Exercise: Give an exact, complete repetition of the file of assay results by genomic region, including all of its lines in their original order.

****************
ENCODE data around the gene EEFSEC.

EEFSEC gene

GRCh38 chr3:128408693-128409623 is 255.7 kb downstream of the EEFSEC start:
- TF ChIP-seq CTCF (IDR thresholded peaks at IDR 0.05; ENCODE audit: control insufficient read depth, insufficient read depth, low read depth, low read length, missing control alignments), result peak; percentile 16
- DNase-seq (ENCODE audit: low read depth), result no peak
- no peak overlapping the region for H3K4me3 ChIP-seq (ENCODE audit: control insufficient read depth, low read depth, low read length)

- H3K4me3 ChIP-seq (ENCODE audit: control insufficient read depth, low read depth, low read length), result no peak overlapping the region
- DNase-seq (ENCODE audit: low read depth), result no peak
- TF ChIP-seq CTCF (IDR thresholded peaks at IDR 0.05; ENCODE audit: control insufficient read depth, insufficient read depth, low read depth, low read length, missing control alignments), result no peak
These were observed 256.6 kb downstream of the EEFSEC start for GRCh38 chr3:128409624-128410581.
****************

ENCODE data around the gene EEFSEC.

EEFSEC gene

GRCh38 chr3:128408693-128409623 is 255.7 kb downstream of the EEFSEC start:
- TF ChIP-seq CTCF (IDR thresholded peaks at IDR 0.05; ENCODE audit: control insufficient read depth, insufficient read depth, low read depth, low read length, missing control alignments), result peak; percentile 16
- DNase-seq (ENCODE audit: low read depth), result no peak
- no peak overlapping the region for H3K4me3 ChIP-seq (ENCODE audit: control insufficient read depth, low read depth, low read length)

- H3K4me3 ChIP-seq (ENCODE audit: control insufficient read depth, low read depth, low read length), result no peak overlapping the region
- DNase-seq (ENCODE audit: low read depth), result no peak
- TF ChIP-seq CTCF (IDR thresholded peaks at IDR 0.05; ENCODE audit: control insufficient read depth, insufficient read depth, low read depth, low read length, missing control alignments), result no peak
These were observed 256.6 kb downstream of the EEFSEC start for GRCh38 chr3:128409624-128410581.